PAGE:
British Legislators Waver on Afghan War

“How many more wasted lives?” asked rhetorical headline in Britain’s Daily Mail on Tuesday, above photographs of latest 2 British soldiers to die while serving in Afghanistan. A rising military death toll, growing questioning of strategy of international forces in 11-year war, appear to be undermining a political consensus in Britain and led to calls in Parliament this week to bring home troops by Christmas. The coalition government of the Prime Minister David Cameron faced a second day of questioning on Tuesday after the decision by NATO to scale back joint patrols with Afghan government forces. Legislators want to know whether British government was aware of the NATO order in advance, and where it leaves a strategy that is supposed to be based on training these same Afghan forces. Despite public misgivings about Afghan conflict, successive governments have benefited from broad, all-party consensus among members of Parliament and support of much of the press. But conservative Daily Mail, commenting on Tuesday on the deaths of Private Tom Wroe and Sergeant Gareth Thursby, asked: “How many more of the bravest and best of their generation must be sacrificed for a cause that seems increasingly beyond hope.” The two men were latest British victims of so-called green on blue attacks, in which soldiers of International Security Assistance Force have been targeted by Afghan soldiers working alongside them. Philip Hammond, British defense secretary, told Parliament on Monday that the deaths would not divert international forces from their mission. “Our strategy is clear,” he said. “We are mentoring and training Afghan army and police to deliver security to their own people.” Some politicians are now demanding to know where that strategy stands in the light of the subsequent NATO decision to scale back joint patrols. William Hague, the British foreign minister, insisted after a cabinet meeting on Tuesday there was no change in strategy. He told a parliamentary committee NATO decision would have a minimal impact on operations of British troops. But parliamentarians want to know if the government knew about the decision in advance. Dennis MacShane of the Labour Party, told the BBC: “In essence the Americans are saying ‘It’s over. It’s drawdown time and pretty soon we’ll be out like we got out of Vietnam, like we got out of other colonial wars’”. He said the defense minister had made no mention of the NATO decision in a statement on Monday. “Either he knew about it and was hiding it, which I don’t think is the case,” Mr. MacShane said, “or frankly Americans aren’t even bothering to tell their biggest ally.” John Redwood, a legislator from the right wing of the Conservative party and a former supporter of the war, said: “Why don’t we end combat duties for our troops now, let the Afghans learn the remaining lessons by experience and bring our troops home for Christmas?”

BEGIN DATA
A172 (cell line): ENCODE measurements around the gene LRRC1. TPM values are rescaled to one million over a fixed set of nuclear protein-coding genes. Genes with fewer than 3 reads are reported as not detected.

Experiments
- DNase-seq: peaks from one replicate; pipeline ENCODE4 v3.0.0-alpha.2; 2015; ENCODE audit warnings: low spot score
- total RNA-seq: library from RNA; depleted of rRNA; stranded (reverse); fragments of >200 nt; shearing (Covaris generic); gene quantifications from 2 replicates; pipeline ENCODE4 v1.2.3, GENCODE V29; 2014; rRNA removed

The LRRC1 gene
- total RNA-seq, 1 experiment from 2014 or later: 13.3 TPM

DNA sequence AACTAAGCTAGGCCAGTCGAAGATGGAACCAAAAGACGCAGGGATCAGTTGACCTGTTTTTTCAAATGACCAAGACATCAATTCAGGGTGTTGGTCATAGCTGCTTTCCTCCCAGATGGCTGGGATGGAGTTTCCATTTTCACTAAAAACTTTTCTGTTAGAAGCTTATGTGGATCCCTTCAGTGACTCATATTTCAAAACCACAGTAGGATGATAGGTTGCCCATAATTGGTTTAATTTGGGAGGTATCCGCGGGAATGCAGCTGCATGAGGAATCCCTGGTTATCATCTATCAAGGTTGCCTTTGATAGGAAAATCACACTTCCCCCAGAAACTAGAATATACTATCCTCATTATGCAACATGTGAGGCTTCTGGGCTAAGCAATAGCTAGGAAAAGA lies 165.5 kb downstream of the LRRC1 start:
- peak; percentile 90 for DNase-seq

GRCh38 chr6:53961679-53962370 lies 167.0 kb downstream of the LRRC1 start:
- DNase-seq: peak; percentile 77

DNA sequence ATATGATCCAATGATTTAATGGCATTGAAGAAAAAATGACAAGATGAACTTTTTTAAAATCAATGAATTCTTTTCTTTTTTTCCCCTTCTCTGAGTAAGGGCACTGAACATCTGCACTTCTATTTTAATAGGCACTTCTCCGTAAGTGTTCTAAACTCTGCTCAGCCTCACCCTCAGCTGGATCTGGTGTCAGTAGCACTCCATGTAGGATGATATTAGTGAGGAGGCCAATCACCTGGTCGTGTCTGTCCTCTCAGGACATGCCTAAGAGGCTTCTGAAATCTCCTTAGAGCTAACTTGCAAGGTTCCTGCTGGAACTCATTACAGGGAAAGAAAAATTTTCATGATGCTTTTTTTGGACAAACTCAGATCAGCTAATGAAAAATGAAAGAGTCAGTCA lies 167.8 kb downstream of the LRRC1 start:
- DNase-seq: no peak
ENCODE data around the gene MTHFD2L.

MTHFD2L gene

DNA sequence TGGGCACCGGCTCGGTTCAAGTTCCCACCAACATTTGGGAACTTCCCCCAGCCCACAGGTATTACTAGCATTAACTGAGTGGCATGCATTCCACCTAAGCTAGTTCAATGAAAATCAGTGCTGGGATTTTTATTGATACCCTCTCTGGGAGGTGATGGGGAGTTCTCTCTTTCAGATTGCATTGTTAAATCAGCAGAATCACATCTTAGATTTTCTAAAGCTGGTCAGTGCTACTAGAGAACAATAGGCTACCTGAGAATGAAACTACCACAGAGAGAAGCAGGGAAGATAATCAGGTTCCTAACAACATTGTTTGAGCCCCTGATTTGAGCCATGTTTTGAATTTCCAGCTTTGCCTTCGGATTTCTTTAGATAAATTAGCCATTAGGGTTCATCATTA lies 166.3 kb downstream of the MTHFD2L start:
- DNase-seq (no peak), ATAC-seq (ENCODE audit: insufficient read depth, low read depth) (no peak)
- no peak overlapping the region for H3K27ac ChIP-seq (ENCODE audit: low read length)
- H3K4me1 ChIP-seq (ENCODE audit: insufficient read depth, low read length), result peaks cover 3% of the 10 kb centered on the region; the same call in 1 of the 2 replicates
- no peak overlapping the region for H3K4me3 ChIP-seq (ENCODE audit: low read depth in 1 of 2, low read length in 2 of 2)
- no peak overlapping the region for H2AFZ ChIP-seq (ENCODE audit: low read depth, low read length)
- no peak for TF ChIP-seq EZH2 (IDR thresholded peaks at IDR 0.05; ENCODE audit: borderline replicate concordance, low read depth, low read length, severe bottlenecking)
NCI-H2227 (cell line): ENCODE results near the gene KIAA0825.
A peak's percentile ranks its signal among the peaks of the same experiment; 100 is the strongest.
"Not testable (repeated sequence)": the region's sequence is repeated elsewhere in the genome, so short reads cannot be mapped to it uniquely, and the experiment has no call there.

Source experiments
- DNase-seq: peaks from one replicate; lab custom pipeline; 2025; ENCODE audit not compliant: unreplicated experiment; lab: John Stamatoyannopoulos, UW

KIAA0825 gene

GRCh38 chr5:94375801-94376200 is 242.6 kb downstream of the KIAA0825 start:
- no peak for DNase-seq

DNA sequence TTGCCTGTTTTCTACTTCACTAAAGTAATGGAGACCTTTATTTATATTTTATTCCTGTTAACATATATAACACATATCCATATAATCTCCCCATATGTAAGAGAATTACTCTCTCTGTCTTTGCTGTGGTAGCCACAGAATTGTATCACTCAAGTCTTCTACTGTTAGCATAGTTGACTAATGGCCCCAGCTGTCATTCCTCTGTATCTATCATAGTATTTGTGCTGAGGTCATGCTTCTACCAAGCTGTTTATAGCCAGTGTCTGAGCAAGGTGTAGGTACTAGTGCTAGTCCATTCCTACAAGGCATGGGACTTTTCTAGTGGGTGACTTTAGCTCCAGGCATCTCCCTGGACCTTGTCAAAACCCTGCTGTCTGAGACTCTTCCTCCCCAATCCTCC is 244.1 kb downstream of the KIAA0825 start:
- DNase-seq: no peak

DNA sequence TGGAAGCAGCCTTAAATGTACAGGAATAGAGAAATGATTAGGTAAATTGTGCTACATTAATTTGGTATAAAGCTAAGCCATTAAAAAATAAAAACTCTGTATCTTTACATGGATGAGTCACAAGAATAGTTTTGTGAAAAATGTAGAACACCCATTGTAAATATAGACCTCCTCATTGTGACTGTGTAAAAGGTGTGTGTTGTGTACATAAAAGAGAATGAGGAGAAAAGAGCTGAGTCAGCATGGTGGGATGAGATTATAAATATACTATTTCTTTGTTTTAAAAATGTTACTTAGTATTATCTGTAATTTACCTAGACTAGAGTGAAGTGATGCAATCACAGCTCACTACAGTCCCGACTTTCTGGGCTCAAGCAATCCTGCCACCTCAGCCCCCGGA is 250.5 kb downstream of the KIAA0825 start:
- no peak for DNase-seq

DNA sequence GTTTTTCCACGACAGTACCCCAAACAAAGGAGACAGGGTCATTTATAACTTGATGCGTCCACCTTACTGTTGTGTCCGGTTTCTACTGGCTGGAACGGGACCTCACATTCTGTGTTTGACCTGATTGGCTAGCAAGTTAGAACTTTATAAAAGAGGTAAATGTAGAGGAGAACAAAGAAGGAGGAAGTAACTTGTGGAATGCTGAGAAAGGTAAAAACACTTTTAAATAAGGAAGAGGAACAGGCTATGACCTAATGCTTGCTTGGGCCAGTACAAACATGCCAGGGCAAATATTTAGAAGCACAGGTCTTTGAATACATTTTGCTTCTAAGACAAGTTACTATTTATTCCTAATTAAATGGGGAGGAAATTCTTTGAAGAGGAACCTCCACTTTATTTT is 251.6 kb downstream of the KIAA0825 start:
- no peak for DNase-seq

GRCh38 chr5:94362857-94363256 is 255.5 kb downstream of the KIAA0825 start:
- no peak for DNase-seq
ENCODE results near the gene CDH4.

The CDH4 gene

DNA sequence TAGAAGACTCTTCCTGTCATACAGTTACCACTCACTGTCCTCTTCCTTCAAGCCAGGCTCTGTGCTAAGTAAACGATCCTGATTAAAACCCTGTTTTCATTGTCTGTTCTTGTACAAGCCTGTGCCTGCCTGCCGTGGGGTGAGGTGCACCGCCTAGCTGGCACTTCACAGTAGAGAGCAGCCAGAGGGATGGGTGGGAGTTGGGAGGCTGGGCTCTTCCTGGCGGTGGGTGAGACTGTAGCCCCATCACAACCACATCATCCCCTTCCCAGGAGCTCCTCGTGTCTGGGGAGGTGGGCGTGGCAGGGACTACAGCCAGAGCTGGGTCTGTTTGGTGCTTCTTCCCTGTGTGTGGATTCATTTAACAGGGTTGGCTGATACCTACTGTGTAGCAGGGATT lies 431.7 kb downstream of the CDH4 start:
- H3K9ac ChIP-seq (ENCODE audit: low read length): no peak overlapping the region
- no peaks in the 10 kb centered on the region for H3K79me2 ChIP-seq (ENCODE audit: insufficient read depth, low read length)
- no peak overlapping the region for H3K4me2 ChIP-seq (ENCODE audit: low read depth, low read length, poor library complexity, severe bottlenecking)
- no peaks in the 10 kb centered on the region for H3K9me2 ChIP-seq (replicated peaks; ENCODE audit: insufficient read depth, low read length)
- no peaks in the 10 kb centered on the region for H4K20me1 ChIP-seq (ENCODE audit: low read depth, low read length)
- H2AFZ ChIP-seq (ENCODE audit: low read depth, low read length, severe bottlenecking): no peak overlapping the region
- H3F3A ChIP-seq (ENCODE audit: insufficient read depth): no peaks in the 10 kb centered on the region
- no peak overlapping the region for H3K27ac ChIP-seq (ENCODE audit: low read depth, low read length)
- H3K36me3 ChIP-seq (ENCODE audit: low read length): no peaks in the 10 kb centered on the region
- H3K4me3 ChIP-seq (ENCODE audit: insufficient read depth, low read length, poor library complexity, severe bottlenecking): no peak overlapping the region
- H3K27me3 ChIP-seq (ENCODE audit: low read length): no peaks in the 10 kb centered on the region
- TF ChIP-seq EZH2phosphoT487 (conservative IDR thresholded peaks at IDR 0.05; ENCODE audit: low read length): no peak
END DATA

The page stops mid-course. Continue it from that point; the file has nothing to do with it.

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Consultor Internacional

One Response to British Legislators Waver on Afghan War

  1. Professor Uziel Nogueira says: Wikipedia – “In 1843, the British army chaplain Rev. G.R. Gleig wrote a memoir of the disastrous (First) Anglo-Afghan War, of which he was one of the very few survivors. He wrote that it was “a war begun for no wise purpose, carried on with a strange mixture of rashness and timidity, brought to a close after suffering and disaster, without much glory attached either to the government which directed, or the great body of troops which waged it. Not one benefit, political or military, was acquired with this war. Our eventual evacuation of the country resembled the retreat of an army defeated”.

    Once again, Great Britain is defeated in Afghanistan. The lesson to the US: Warrior nations never learn from past mistakes.


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